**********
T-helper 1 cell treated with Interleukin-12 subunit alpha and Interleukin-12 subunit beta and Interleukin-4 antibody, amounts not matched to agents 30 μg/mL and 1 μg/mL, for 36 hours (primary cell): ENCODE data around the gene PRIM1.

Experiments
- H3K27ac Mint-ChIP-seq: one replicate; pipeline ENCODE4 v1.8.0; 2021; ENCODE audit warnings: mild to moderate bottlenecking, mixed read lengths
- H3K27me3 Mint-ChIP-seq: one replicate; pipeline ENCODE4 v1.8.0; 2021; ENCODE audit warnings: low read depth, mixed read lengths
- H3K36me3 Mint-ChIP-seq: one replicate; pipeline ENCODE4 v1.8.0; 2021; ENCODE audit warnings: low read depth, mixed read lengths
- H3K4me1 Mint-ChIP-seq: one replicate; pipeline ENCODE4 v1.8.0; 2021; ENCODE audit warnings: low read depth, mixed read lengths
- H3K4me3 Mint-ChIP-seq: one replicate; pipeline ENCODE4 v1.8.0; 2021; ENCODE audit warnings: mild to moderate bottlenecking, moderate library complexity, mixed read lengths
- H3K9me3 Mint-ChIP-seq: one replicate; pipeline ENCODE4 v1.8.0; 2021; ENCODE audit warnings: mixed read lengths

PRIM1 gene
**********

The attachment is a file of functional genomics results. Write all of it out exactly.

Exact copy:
T-helper 1 cell treated with Interleukin-12 subunit alpha and Interleukin-12 subunit beta and Interleukin-4 antibody, amounts not matched to agents 30 μg/mL and 1 μg/mL, for 36 hours (primary cell): ENCODE data around the gene PRIM1.

Experiments
- H3K27ac Mint-ChIP-seq: one replicate; pipeline ENCODE4 v1.8.0; 2021; ENCODE audit warnings: mild to moderate bottlenecking, mixed read lengths
- H3K27me3 Mint-ChIP-seq: one replicate; pipeline ENCODE4 v1.8.0; 2021; ENCODE audit warnings: low read depth, mixed read lengths
- H3K36me3 Mint-ChIP-seq: one replicate; pipeline ENCODE4 v1.8.0; 2021; ENCODE audit warnings: low read depth, mixed read lengths
- H3K4me1 Mint-ChIP-seq: one replicate; pipeline ENCODE4 v1.8.0; 2021; ENCODE audit warnings: low read depth, mixed read lengths
- H3K4me3 Mint-ChIP-seq: one replicate; pipeline ENCODE4 v1.8.0; 2021; ENCODE audit warnings: mild to moderate bottlenecking, moderate library complexity, mixed read lengths
- H3K9me3 Mint-ChIP-seq: one replicate; pipeline ENCODE4 v1.8.0; 2021; ENCODE audit warnings: mixed read lengths

PRIM1 gene